First Telugu inscription dating back to 575 AD found in Kadapa village

The ancient inscription was believed to be shifted and preserved in the Chennai Archeology Museum during the British era.

Published: 09th January 2022 09:08 AM  |   Last Updated: 09th January 2022 09:08 AM   |  A+A-

Researchers inspect the Kalamalla inscription in Kadapa district. (Photo| Express)

Researchers inspect the Kalamalla inscription in Kadapa district. (Photo| Express)

By Express News Service

KADAPA: The Kalamalla inscription dating back to 575 AD was reportedly unearthed on the premises of Chennakesava-Siddeshwara temple at Kalamalla village in Yerraguntla Mandal of the district on Friday. 

The ancient inscription was believed to be shifted and preserved in the Chennai (Egmore) Archeology Museum during the British era.

Eminent archaeologists Srinivasulu and Avadhanam Uma Maheswara Sarma, retired professor Samba Siva Reddy and their team visited Kalamalla on Friday and confirmed that it is the Kalamalla inscription after inspecting it.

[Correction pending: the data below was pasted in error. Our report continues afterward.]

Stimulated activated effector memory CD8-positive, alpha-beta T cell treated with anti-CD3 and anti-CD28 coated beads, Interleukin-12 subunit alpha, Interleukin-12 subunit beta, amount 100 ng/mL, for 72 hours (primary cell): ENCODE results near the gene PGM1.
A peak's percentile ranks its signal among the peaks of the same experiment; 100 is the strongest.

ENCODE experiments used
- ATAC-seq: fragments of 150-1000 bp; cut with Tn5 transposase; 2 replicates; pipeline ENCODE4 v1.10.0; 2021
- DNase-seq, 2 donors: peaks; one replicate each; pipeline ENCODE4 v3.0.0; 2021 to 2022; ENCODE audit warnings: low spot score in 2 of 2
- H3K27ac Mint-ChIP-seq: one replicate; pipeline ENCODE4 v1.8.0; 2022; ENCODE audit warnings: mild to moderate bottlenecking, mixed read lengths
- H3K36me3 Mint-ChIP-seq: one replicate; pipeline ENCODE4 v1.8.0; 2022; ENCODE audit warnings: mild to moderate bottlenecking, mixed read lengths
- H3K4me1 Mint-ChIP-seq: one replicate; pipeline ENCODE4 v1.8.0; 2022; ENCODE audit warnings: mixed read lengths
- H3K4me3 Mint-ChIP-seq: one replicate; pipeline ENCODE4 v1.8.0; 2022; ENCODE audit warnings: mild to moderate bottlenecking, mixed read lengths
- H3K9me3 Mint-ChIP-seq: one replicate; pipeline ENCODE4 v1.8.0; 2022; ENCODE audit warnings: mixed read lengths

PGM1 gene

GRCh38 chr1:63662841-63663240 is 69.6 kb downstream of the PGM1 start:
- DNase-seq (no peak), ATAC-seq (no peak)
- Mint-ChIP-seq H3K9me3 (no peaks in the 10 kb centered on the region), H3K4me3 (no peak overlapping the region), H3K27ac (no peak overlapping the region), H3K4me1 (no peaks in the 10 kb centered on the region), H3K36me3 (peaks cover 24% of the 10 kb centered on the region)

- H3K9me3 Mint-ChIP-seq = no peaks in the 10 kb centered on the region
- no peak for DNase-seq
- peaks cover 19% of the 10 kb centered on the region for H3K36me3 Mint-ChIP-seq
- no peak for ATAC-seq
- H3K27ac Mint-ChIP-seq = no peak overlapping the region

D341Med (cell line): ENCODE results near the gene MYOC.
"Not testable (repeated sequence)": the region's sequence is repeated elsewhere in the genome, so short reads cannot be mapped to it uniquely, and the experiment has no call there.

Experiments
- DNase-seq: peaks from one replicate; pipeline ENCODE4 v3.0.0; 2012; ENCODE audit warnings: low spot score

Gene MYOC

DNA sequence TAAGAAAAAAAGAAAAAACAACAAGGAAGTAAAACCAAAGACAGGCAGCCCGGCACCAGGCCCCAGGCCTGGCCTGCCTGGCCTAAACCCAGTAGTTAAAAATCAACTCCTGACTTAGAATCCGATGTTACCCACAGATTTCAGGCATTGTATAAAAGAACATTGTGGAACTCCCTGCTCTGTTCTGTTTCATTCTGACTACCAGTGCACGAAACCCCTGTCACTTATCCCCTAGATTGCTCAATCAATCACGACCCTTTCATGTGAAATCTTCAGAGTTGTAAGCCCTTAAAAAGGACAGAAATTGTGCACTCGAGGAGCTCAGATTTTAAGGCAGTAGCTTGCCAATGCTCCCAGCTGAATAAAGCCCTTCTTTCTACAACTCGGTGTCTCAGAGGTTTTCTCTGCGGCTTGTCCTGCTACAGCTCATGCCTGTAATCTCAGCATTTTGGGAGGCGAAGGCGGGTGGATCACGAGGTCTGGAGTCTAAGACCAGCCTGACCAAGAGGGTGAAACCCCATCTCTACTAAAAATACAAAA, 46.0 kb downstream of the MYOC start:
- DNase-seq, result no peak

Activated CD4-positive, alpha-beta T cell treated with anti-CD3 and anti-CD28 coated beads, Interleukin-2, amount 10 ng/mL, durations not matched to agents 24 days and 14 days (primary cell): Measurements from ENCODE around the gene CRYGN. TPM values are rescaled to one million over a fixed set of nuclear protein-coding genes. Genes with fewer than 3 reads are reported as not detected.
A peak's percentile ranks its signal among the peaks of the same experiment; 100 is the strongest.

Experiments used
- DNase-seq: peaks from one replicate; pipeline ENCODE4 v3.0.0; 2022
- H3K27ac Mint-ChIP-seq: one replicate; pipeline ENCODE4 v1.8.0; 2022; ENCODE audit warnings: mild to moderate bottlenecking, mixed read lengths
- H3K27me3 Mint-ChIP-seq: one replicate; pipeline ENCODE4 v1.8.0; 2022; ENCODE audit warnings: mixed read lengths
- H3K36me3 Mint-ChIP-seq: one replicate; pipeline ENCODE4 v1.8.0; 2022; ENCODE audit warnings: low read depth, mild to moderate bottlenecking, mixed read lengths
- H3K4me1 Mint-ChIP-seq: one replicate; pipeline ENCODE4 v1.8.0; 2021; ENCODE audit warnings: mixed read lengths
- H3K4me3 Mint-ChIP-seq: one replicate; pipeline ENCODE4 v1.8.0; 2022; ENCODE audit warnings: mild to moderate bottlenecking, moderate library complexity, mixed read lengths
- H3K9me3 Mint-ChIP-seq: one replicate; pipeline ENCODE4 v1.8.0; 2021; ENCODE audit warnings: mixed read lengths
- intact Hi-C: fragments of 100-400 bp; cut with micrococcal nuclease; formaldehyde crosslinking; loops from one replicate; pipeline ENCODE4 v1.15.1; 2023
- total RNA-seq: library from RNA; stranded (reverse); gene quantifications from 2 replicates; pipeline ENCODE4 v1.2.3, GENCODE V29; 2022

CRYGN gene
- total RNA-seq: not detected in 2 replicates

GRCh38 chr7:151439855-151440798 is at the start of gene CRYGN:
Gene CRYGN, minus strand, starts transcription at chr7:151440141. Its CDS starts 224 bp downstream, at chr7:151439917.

The ancient inscription was unearthed during the tour of Prof Munirathnam Reddy, Director of Epigraphy, Archaeological Survey of India, and his team to inspect and identify rare inscriptions in Telangana and Andhra Pradesh. 

The Kalamalla inscription is considered to be the first one written entirely in the Telugu language and put up by Renati Chola King Erikal Mutthuraju.

“The Kalamalla inscription, which was considered as the first one in Telugu, was discovered by Telugu Bhasha Parirakshana State president Onteru Srinivasulu Reddy, retired history professor Srinivasulu, archaeologist Uma Maheswara Sarma and poet Vemu Narayana Reddy. 

The Kalamalla inscription is the evidence behind the emergence of the Telugu script. Due to fading of letters on the inscription, many were unable to identify and confirm it as the Kalamalla inscription. But now, eminent archaeologists confirmed it to be the Kalamalla inscription,” Munirathnam Reddy said. 

He appealed to the State government to set up a platform on the Chennakesava-Siddeshwara temple premises and display the six inscriptions unearthed at Kalamalla there itself. 

“It will allow the future generations to learn and witness the rich essence and history of Telugu language at Kalamalla itself,” Munirathnam Reddy said. He attributed the identification of the Kalamalla inscription after starting their quest in 2007 to increased awareness and interest among the general public in the rare ancient inscriptions, which highlight Telugu culture.



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